Take LNC, which is commonly taken to be the most fundamental of the laws. The traditional defense against would-be skeptics is that it simply cannot coherently be denied. As Aristotle points out in the Metaphysics, to assert anything at all is to put it forward as true, and therefore not false. But that includes the skeptic’s own statement that LNC is false. In making this assertion, the skeptic is claiming that it is true, and therefore not false, that LNC is false. If he weren’t, there’d be no disagreement between him and the defender of LNC. But this itself presupposes LNC, so that the assertion is self-undermining.
Note that it misses the point to allege that the defender is begging the question by presupposing what is at issue. For the point isn’t that the defender is presupposing what is at issue. The point is that the critic himself is presupposing what is at issue. It isn’t that the critic can coherently deny LNC even though the defender affirms it. It is rather than the critic himself, no less than the defender, cannot avoid commitment to LNC.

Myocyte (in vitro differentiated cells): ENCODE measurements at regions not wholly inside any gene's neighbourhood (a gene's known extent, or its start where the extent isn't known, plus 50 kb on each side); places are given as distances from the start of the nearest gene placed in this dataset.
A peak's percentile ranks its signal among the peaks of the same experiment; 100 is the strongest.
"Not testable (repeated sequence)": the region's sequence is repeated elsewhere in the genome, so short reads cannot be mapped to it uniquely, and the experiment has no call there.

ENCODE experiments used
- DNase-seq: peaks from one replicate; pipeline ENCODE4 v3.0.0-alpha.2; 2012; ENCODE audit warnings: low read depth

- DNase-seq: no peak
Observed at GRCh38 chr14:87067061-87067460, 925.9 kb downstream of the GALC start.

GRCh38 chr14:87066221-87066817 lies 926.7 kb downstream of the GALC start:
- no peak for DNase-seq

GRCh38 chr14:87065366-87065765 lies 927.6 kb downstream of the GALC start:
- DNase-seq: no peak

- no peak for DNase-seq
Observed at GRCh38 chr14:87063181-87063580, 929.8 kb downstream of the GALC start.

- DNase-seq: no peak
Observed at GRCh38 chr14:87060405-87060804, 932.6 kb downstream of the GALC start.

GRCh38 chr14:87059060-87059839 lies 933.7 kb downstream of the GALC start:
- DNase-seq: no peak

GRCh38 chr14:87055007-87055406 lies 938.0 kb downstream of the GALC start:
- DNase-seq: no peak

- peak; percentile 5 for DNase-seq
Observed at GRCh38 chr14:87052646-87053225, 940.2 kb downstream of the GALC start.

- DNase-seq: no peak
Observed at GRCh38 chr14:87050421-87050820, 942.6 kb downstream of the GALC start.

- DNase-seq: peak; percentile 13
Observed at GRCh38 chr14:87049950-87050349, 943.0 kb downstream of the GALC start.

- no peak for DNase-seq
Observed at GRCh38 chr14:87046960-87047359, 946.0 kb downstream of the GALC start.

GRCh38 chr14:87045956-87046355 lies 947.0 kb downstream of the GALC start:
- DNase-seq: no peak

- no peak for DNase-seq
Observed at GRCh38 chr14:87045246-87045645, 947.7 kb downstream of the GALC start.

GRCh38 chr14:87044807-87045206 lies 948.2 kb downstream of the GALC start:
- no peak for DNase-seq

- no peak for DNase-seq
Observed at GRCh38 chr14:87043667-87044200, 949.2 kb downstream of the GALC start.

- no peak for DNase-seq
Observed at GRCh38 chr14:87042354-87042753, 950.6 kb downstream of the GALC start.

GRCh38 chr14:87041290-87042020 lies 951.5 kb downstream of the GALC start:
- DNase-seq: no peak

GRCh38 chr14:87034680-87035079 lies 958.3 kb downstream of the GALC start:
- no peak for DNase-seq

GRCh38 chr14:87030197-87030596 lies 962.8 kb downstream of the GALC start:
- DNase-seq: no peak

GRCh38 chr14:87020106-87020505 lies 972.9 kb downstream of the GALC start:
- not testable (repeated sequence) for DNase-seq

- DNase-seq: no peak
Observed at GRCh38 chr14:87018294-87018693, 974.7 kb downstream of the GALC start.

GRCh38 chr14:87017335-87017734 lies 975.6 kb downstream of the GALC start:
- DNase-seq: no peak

Another way to see the incoherence of denying LNC is via the principle that from a contradiction, anything follows. Here’s a common way to explain how. Suppose that LNC is false, so that two propositions p and ~p are both true. Then, by the rule of addition in propositional logic, we can infer from p that either p or q (i.e. p V q), where q can be any proposition at all (including the proposition that the denial of LNC is false). By the rule of disjunctive syllogism, p V q and ~p will then together give us q. Hence, from the denial of LNC, you can derive the falsity of the denial of LNC. You will thereby have shown that the skeptic can be refuted from his own premise. Again, skepticism about LNC is incoherent.